From what I have seen the core principles of the shamanic path - the enlightenment of the soul - resonate through much of rave, wiccan, and new age subcultures which are HUGE in the U.S. for sure, and I would not be surprised if they were all also flourishing worldwide. It seems there are more people than ever (even proportionally) seeking out higher truths. The self-help spirituality group is in on that too. It seems to me we are deep in an enormous revival stemming from the 60's psychedelic explosion and that it continues to grow. There are more psychoactive drugs out there than ever - more being invented constantly. The one person I know heavily involved in rave culture is also involved in a spiritual community that developed from that group - my guess is this is not atypical. What I am seeing is a coming together of the traditions. More and more people are integrating shamanic practices from around the globe, creating their own practice. That is certainly how I approached my own spiritual journey back in the 70's - through the integration of all the existing practices I'd studied. After Campbell, it is like the cat is out of the bag that is is one hero with a thousand faces.
Jon Lebkowsky (jonl) Wed 31 Aug 11 14:09
Where's a good place to see this happening? I.e., are there some specific web references for authentic neoshamanist groups or events?
Tuppy Glossop (mcdee) Wed 31 Aug 11 14:51
I seem to recall that there's a US group dedicated to shamanistic practices with ayahuasca. A brief Google search turns up some *very* colorful websites!
*%* (jewel) Wed 31 Aug 11 14:54
One place that came to mind is the Temple of Yes in Santa Cruz. Here is a link about their pipe ceremony, for instance: http://templeofyes.org/services/pipeceremony.html Another example is this schedule from this year's Pantheacon: https://pantheacon.com/files/PantheaCon_2011_Schedule-v0201.pdf Here is a wiki entry on PLUR, which is related to spiritual practices at raves, as is indicated by the connection of the term to the use of psychoactive drugs specifically to discover unknown aspects of themselves. http://en.wikipedia.org/wiki/PLUR And the entire canon of self help/new age/spirituality books is chock full of what I would call quasineoshamanic "stuff" that may not include drugs but often include breathing, visualization, and meditation to reach altered states and borrows from all manner of indigenous shamanic practices. I'd even put "The Secret" into this catagory - manifestation through prayer. I am getting a bit off track from the book, but responding to the question of shamanic practices surviving, reviving, etc. http://www.eastwest.com/ (generic new age book reference)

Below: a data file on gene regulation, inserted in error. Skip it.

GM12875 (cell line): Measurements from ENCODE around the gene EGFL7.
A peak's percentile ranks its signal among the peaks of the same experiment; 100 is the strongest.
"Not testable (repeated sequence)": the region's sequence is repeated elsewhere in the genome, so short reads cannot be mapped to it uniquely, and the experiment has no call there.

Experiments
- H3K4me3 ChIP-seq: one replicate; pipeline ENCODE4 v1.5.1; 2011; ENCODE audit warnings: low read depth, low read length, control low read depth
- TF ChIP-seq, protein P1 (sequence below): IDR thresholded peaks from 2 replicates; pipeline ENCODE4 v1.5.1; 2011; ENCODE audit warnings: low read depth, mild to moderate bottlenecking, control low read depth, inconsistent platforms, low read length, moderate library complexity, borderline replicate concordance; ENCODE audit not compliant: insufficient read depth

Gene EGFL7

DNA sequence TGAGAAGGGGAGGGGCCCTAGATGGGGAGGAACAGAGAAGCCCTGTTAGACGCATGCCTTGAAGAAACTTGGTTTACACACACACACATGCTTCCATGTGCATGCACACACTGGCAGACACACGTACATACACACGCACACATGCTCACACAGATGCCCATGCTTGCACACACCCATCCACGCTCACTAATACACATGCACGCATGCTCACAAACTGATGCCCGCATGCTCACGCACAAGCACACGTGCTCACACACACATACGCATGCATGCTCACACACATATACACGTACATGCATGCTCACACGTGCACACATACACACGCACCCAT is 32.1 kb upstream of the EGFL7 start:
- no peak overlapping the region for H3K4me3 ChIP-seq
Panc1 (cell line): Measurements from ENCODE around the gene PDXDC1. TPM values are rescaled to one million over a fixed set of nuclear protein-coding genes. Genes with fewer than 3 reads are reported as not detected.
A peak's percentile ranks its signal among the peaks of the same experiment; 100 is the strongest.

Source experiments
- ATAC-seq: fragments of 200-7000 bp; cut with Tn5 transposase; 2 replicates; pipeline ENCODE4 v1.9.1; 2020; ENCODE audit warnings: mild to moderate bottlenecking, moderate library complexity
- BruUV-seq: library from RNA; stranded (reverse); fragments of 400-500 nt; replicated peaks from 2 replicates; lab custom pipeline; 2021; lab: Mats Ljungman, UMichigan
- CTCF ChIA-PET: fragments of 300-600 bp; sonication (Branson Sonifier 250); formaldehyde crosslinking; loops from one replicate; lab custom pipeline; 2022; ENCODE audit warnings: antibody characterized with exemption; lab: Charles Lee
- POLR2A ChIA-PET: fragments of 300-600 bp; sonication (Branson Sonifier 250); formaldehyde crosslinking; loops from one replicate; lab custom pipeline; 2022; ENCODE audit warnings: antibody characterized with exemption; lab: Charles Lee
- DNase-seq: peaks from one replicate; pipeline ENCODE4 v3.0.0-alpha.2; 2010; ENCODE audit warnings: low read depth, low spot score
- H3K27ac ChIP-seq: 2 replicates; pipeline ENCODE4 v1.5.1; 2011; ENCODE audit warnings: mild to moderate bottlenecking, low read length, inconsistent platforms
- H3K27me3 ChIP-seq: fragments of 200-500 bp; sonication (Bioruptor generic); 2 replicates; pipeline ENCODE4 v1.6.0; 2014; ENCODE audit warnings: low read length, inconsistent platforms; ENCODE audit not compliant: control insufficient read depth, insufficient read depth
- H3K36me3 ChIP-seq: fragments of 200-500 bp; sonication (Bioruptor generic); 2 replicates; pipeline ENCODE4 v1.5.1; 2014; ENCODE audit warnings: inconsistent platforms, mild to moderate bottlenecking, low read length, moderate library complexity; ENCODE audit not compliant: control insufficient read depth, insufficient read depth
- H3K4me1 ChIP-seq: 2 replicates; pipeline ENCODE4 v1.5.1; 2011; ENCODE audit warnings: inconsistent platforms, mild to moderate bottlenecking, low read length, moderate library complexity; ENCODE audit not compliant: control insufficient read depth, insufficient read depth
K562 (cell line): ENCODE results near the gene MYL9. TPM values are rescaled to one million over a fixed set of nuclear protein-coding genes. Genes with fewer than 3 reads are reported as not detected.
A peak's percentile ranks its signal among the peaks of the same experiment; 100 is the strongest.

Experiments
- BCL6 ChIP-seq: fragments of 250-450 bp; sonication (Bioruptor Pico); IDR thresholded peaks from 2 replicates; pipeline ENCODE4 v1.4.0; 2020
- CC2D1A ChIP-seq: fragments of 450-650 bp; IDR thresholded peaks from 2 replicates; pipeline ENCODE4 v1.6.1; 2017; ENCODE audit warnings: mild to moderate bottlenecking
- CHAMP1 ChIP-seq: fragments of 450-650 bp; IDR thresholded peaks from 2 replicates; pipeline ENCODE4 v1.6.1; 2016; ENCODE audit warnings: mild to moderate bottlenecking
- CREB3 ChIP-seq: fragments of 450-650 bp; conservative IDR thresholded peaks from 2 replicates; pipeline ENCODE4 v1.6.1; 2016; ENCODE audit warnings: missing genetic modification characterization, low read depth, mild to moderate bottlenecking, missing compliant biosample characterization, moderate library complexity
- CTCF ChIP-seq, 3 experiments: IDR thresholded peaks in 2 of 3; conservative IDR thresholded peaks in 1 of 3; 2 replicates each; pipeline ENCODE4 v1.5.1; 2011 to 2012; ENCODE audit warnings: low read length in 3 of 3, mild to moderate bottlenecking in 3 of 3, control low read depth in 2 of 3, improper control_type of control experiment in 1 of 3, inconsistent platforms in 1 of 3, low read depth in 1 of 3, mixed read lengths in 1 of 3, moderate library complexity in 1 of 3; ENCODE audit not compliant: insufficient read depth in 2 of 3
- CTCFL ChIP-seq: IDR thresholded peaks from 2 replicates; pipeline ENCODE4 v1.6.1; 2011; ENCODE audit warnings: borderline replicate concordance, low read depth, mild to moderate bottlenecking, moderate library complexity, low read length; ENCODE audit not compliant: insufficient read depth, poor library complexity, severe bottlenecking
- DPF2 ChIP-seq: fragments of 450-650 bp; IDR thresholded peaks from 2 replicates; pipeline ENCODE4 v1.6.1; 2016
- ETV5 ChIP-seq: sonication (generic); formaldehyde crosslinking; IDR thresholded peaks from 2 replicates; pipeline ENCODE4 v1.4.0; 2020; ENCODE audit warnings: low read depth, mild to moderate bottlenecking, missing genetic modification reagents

*%* (jewel) Wed 31 Aug 11 14:55
Slip. You can spend forever reading about these countless groups and gurus on the web (and I have).
Ted Newcomb (tcn) Wed 31 Aug 11 16:00
check out your local Evolver groups at http://www.evolver.net
Ted Newcomb (tcn) Wed 31 Aug 11 16:00
Or zoom on over to Black Rock :)
*%* (jewel) Wed 31 Aug 11 17:46
Was going to say!!
Donald Peter Dulchinos (dpd) Wed 31 Aug 11 19:58
jewel, thanks for those posts. when i was shopping the manuscript around, i had one publisher (Body Mind Spirit specialist, which was new sales genre when New Age became a joke) who said they would publish it if i would be explicit about non-drug ways of attaining spiritual states and actually put the emphasis there. they sort of missed the point of the book, but I did agree there were and are many non-drug paths. i guess i still come back to the dramatic efficacy of botanical or chemical agents, at least in the role of awakening one's awareness of higher states. Of course, almost everyone now understands you can't live there.
Jon Lebkowsky (jonl) Thu 1 Sep 11 05:26
The next Inkwell.vue conversation is starting, so this one can end (or continue, if there's more to say, and I think that might be the case). The Inkwell hosts want to thank Don Dulchinos and all the others who have contributed to the discussion so far.
Jennifer Powell (jnfr) Thu 1 Sep 11 15:49
My copy of this just arrived from the publisher, so I may be back with comments once I've done some reading, if anyone's still around.
Jon Lebkowsky (jonl) Thu 1 Sep 11 19:15
Looking forward to it!
Donald Peter Dulchinos (dpd) Thu 1 Sep 11 19:55
for you Jennifer, i'll stick around. Thanks Jon for thinking of me, and everyone who contributed your thoughts here. here's an interesting link for a bonus: http://homepage.mac.com/dodecatheon/22F.html
Jon Lebkowsky (jonl) Fri 2 Sep 11 11:41
Thanks, Don! Interesting link!